I just looked at the manual for the heatpump I'm getting Looks like the plumbing will actually hook up behind the unit near the bottom, If that's the way I set in in place. Which then it will give me plenty of room for my 12-18" straight pipe.

This layout will also allow me to have bypass from the heater. Will the check valve be enough going back into the heater, or should I move the check valve to the left and put a ball valve where the check valve is?
1579116883163.png
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1579116947927.png
 

ajw22

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TFP Guide
Jul 21, 2013
18,090
Northern NJ
I would put in one 3 way diverter valve at the T for the heater bypass. That ensures that someone does not misset one of the two valves they would need to turn. Also ball valves get sticky over time, the handles can break, and are difficult to repair.

I would also use diverter valves and not ball valves on all of your suction and return lines.

The yellow arrows show the normal water flow through the heater. The blue arrows show the water flow when the heater is bypassed.

Heater bypass.png
 
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ImLon2

Active member
I would put in one 3 way diverter valve at the T for the heater bypass. That ensures that someone does not misset one of the two valves they would need to turn. Also ball valves get sticky over time, the handles can break, and are difficult to repair.

I would also use diverter valves and not ball valves on all of your suction and return lines.

The yellow arrows show the normal water flow through the heater. The blue arrows show the water flow when the heater is bypassed.

View attachment 125218
Thanks!!

Should I use this bring the bypass into the return line after the heater eliminating the Tee, and 90", and making it one fitting? Never used one of these before.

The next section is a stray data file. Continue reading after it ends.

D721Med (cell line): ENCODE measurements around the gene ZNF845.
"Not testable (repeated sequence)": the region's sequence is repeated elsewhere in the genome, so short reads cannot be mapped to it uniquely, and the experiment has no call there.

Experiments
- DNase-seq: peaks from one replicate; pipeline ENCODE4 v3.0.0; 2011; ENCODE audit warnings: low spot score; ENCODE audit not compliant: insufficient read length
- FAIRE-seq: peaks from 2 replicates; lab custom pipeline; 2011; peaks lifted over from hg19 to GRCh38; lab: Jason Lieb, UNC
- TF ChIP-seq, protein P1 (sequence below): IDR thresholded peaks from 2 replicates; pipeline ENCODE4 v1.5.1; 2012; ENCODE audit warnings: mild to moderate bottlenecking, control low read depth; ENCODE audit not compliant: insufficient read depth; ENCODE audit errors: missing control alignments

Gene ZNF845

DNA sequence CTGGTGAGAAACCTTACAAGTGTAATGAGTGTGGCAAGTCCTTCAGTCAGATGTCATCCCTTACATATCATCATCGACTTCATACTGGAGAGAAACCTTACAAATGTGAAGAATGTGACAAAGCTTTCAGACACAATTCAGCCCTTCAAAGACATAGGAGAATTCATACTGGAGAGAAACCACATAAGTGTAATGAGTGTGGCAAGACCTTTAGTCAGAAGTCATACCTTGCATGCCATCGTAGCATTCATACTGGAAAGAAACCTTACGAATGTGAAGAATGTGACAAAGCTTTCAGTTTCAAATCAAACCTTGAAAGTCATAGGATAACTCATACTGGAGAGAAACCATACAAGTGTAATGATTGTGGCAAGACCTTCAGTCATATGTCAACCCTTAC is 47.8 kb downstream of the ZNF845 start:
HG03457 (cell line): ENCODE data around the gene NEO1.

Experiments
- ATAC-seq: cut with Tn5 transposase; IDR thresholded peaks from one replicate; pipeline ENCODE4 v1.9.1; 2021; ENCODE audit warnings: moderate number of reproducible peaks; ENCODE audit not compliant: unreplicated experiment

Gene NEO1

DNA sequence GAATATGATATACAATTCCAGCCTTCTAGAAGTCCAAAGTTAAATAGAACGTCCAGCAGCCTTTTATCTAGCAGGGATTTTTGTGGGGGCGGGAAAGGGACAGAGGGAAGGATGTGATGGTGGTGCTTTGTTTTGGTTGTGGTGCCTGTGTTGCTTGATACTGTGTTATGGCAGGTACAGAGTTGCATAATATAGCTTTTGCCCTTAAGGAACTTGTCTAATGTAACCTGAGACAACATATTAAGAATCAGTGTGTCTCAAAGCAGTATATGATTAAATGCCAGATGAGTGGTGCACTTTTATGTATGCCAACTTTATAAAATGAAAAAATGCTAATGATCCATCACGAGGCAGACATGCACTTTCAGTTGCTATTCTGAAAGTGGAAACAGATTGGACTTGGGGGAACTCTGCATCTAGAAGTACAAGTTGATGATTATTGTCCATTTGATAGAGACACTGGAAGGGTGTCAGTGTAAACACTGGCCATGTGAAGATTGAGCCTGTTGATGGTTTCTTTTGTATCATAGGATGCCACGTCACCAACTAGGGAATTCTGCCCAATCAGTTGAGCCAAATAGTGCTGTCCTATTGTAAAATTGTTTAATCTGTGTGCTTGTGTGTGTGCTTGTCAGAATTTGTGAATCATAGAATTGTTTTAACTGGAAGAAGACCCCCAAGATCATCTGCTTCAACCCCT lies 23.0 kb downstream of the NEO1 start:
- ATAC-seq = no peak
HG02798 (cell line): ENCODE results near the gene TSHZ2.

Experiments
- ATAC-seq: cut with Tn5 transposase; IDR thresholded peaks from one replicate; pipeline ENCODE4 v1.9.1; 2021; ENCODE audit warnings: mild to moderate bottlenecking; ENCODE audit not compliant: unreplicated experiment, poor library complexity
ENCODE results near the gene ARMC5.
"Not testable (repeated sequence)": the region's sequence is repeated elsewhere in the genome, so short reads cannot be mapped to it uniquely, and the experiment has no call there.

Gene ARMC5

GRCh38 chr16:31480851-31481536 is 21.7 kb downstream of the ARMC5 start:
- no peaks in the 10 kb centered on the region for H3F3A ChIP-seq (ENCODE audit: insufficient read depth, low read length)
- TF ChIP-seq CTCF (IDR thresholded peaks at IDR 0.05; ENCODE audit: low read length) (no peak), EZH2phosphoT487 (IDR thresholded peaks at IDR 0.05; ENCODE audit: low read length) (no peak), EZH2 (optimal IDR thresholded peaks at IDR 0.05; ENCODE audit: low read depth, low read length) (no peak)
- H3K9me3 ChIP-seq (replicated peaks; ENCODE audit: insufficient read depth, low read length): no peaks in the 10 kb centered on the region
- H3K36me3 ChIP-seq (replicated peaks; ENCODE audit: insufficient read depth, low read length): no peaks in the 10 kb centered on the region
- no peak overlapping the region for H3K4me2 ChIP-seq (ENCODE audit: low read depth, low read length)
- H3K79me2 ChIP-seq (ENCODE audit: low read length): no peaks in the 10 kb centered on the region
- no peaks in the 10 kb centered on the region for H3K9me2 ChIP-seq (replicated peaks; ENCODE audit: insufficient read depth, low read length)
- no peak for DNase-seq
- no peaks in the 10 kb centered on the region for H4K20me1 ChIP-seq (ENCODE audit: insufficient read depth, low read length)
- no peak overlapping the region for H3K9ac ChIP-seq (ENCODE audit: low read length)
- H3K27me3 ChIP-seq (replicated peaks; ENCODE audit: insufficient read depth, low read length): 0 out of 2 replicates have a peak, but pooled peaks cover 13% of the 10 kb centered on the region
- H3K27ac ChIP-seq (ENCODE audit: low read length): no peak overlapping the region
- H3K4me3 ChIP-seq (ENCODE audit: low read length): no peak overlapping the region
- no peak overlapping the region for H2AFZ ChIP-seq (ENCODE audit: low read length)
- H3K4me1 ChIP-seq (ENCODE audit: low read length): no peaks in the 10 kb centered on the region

1579119615102.png

I was debating diverter valves. Do they allow more flow than the ball valves?
 

ajw22

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TFP Guide
Jul 21, 2013
18,090
Northern NJ
I don't think it makes a difference if you use the corner fitting or a T and a 90 fitting.

Nothing to debate on diverter vales. They are more reliable and maintainable then ball valves. Ball valves, especially ones rarely turned, will stick over time. Flow is no different.
 

ajw22

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TFP Guide
Jul 21, 2013
18,090
Northern NJ
You have 7 pipes coming out of the ground. What is each for?

Where are you going to run the waste line from your filter to?
 

Dirk

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TFP Guide
Nov 12, 2017
4,767
Central California
In addition to the unreliability of ball valves, another issue is: the way you've got them in place, an inquisitive little hand could shut down flow entirely, before and/or after your pump, and that would be bad. Diverter valves can be used instead, to get the same amount of control, but without ever being able to shut things down completely. The only reason you'd want to do that is if your equipment pad was below your water line (like if you had to replace the pump but didn't want to drain your pool to do so).

Man, did I get my hide tanned for messing with valves in my uncle's pump house (for his farm). He didn't seem to appreciate the fact that I managed to save the Starship Enterprise by way of my masterful manipulation of those controls. What a grump he was! ?
 
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Dirk

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Nov 12, 2017
4,767
Central California
I see you've replaced the ball valves, but those new ones could still be set to starve or cut off the pump from the pool. Sorry, I can't suggest the schematic for the diverters for you (others here can), but I believe you'd actually need less of them, as another benefit.
 

ajw22

Gold Supporter
TFP Guide
Jul 21, 2013
18,090
Northern NJ
I see you've replaced the ball valves, but those new ones could still be set to starve or cut off the pump from the pool.
Diverter handles can be tightened down with the screw in the middle so they can't be easily turned without knowing to loosen the screw.

Or some folks remove the handles so they cannot be turned. When my pool is closed for the winter the handles on the closed valves are removed.